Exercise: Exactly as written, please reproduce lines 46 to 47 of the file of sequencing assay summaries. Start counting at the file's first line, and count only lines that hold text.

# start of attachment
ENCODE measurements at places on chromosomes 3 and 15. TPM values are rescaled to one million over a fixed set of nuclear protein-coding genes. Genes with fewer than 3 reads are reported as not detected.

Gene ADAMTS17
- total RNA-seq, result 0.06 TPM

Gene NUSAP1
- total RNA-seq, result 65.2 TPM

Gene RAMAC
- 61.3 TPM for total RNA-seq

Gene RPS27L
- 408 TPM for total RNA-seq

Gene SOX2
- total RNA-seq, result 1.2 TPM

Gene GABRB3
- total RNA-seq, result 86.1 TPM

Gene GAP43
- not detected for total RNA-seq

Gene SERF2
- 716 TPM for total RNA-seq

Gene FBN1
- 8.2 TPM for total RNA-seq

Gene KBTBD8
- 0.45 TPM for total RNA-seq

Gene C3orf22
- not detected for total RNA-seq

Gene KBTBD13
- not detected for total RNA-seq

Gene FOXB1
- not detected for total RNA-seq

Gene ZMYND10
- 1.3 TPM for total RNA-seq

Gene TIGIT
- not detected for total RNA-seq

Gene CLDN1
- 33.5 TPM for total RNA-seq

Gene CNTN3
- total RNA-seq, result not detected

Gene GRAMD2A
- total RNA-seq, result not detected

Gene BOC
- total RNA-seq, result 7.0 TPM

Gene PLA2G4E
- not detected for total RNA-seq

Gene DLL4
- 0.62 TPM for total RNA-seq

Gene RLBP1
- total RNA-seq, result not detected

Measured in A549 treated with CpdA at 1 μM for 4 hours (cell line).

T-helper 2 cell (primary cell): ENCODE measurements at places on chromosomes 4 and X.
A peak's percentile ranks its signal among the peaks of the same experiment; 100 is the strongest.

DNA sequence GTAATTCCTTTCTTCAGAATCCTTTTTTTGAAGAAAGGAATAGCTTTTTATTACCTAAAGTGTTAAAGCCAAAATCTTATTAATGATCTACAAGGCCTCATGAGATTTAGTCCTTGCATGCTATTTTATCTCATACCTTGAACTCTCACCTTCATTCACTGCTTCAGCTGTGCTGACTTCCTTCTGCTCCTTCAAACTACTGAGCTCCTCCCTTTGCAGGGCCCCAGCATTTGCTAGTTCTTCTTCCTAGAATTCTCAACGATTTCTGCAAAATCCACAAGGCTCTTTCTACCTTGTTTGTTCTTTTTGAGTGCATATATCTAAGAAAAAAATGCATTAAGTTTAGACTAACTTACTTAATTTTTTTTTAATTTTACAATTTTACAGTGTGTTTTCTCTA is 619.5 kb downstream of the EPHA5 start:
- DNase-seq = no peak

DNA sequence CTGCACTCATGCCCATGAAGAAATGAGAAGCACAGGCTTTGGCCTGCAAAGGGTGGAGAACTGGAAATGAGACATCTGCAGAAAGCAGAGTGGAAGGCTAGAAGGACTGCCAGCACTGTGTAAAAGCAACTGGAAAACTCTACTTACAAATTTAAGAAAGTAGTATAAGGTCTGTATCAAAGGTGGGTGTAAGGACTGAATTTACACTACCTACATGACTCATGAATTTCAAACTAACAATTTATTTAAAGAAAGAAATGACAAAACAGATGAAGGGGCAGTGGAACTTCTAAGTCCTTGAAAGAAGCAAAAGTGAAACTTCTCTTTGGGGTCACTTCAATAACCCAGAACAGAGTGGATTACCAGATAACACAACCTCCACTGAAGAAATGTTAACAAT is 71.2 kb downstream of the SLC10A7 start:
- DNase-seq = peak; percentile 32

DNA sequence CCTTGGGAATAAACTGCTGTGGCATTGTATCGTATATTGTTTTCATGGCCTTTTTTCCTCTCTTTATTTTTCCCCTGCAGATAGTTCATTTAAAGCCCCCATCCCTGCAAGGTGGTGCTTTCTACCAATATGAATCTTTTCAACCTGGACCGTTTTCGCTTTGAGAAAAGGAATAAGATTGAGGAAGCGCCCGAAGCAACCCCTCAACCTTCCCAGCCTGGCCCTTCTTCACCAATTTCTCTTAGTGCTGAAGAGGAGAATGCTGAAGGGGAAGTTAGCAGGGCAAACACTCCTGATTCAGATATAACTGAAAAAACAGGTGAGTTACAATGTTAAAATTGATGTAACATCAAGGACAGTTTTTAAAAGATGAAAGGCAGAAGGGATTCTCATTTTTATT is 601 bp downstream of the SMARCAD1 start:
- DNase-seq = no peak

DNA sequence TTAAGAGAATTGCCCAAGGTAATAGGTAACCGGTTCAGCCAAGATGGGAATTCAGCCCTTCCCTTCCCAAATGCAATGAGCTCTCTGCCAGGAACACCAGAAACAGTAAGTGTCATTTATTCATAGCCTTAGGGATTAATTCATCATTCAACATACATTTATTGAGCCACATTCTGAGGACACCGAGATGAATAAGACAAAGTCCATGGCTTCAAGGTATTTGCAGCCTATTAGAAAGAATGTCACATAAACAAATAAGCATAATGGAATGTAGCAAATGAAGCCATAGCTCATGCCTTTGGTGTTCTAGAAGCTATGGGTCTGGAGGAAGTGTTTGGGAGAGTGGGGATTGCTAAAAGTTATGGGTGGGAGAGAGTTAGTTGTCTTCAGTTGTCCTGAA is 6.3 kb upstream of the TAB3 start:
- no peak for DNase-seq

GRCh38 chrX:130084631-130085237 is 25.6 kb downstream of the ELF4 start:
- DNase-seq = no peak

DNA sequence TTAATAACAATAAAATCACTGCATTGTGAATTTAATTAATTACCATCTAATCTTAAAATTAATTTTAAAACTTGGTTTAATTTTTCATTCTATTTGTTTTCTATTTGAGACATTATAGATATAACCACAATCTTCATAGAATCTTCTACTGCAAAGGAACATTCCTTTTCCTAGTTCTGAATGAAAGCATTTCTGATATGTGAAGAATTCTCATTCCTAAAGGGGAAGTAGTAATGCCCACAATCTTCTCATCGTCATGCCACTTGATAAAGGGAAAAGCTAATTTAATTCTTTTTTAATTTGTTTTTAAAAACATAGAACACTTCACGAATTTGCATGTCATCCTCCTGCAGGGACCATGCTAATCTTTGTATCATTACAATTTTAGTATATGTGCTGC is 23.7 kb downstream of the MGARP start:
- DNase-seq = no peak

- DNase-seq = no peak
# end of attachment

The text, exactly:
Measured in A549 treated with CpdA at 1 μM for 4 hours (cell line).

T-helper 2 cell (primary cell): ENCODE measurements at places on chromosomes 4 and X.